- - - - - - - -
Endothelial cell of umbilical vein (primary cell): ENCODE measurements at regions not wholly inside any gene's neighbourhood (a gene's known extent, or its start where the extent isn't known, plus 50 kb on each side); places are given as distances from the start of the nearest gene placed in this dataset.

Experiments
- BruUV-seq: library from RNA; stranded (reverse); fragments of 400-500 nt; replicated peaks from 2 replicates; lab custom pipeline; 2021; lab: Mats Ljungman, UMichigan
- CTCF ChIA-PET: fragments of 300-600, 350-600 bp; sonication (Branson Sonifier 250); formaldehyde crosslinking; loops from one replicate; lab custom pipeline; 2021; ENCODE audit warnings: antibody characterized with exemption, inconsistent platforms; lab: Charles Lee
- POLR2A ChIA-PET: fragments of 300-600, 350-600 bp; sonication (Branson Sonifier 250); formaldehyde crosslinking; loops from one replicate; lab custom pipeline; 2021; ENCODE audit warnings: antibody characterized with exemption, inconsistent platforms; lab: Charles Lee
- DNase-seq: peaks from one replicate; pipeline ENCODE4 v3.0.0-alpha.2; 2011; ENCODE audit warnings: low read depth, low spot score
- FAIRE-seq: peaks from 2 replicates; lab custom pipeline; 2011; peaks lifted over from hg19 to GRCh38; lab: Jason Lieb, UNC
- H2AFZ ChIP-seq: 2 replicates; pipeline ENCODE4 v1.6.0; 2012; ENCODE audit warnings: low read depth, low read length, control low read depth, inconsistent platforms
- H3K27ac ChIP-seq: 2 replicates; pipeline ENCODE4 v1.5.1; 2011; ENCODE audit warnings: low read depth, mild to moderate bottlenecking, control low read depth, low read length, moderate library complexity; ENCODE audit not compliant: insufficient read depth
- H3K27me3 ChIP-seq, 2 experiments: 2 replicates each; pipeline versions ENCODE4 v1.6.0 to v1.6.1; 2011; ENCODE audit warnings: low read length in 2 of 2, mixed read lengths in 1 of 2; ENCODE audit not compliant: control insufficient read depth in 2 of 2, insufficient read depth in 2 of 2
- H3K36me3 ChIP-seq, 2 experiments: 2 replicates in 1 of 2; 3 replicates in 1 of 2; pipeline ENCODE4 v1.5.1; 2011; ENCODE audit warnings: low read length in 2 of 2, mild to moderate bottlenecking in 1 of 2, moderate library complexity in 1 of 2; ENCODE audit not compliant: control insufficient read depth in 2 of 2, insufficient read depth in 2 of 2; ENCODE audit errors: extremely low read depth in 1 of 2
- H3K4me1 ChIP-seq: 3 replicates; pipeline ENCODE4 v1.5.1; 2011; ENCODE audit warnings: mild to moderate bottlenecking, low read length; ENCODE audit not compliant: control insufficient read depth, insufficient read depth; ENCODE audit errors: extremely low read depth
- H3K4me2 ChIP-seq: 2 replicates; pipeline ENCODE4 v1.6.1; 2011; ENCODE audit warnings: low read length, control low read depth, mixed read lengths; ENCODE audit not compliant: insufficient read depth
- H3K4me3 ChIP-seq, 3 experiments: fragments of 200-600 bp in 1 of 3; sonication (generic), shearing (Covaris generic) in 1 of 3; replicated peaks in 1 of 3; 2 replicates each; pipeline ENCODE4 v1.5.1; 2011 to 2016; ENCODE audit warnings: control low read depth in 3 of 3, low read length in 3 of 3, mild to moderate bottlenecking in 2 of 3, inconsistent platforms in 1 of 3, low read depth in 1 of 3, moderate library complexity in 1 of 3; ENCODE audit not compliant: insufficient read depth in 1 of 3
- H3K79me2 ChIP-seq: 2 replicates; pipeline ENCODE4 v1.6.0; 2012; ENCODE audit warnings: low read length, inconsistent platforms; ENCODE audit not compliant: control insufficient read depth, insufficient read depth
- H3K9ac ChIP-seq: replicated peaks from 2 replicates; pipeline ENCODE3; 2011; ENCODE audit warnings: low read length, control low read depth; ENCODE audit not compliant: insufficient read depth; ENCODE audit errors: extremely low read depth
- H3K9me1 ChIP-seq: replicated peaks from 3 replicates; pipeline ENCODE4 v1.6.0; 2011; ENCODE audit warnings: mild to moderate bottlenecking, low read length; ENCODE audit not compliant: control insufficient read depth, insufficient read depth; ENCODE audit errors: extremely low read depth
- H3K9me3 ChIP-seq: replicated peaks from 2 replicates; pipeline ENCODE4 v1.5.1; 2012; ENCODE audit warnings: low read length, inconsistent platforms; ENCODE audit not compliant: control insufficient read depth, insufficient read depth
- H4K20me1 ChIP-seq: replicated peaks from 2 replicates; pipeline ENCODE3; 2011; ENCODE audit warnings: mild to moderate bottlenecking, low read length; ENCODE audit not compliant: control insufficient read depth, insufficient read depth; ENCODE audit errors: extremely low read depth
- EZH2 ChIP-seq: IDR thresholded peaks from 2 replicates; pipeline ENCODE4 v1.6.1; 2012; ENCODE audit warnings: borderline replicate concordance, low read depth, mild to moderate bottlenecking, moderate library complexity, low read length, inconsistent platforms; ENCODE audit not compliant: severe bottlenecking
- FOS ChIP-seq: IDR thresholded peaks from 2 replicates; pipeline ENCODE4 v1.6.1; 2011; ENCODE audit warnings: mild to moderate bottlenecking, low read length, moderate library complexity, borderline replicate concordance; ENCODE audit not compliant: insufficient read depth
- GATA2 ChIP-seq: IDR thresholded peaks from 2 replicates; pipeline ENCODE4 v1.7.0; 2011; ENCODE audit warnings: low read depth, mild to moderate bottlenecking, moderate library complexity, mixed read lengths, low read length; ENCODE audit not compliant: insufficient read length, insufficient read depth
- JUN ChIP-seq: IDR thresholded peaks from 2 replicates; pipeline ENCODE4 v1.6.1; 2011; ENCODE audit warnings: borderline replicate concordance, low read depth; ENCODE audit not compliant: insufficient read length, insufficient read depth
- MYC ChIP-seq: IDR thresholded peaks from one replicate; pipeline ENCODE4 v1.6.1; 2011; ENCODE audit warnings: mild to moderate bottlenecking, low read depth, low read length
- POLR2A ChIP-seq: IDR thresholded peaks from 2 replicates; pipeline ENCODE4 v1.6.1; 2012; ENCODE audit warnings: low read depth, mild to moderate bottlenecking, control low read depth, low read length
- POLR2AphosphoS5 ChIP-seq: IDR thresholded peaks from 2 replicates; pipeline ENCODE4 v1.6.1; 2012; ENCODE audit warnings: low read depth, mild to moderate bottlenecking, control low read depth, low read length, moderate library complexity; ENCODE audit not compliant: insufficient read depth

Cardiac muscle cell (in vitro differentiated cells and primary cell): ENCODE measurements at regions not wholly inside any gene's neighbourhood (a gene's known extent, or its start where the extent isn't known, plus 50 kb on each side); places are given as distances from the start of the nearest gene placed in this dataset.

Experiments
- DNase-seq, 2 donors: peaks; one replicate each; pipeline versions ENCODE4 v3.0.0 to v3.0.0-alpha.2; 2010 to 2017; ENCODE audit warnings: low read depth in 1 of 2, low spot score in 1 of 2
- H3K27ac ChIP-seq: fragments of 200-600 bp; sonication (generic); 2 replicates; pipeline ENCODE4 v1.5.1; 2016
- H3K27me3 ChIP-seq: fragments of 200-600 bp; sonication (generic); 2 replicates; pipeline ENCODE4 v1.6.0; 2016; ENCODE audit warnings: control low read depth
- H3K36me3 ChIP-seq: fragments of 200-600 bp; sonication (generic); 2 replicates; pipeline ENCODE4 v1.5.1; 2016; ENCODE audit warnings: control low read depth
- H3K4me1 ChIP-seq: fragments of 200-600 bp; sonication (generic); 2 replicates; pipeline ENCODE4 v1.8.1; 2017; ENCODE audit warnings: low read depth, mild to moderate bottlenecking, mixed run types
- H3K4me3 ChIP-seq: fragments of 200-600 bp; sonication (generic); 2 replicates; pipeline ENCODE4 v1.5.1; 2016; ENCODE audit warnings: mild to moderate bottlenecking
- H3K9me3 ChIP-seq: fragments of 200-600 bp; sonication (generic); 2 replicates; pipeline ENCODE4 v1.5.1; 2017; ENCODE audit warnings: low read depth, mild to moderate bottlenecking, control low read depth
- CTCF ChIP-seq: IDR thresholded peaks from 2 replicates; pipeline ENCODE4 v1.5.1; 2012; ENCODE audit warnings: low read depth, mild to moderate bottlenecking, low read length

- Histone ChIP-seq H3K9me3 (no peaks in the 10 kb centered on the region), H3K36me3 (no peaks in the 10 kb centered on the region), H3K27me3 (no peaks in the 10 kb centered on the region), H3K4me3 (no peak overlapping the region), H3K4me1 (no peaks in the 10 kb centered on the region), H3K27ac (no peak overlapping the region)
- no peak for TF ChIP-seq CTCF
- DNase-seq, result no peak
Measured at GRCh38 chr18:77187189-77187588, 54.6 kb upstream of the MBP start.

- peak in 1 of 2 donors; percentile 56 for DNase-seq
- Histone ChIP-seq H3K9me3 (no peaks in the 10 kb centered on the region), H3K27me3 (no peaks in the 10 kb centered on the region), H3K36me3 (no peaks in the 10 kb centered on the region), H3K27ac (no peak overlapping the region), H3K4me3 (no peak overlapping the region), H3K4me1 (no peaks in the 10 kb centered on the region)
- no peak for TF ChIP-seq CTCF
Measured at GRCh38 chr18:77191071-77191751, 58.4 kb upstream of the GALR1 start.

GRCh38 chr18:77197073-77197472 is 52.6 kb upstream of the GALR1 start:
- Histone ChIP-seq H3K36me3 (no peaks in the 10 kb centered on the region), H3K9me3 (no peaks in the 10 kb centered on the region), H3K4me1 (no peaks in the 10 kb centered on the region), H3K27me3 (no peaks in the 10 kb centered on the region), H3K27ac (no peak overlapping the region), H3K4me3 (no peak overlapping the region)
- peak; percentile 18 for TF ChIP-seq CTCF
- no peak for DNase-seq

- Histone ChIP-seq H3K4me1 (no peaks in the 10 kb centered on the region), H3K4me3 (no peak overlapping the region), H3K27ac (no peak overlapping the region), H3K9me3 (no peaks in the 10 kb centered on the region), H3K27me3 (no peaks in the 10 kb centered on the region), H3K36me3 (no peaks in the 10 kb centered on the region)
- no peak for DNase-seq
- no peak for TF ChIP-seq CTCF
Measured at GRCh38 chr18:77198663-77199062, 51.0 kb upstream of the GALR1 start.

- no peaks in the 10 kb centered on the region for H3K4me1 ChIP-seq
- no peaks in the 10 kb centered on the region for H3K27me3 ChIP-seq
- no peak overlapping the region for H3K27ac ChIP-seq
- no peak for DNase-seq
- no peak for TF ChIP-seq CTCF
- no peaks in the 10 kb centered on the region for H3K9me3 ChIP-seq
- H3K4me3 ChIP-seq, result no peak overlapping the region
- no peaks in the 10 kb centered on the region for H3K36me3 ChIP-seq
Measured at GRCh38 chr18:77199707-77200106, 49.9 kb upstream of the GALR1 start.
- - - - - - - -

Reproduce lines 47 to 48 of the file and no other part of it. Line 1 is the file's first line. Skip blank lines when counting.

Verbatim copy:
- peak; percentile 18 for TF ChIP-seq CTCF
- no peak for DNase-seq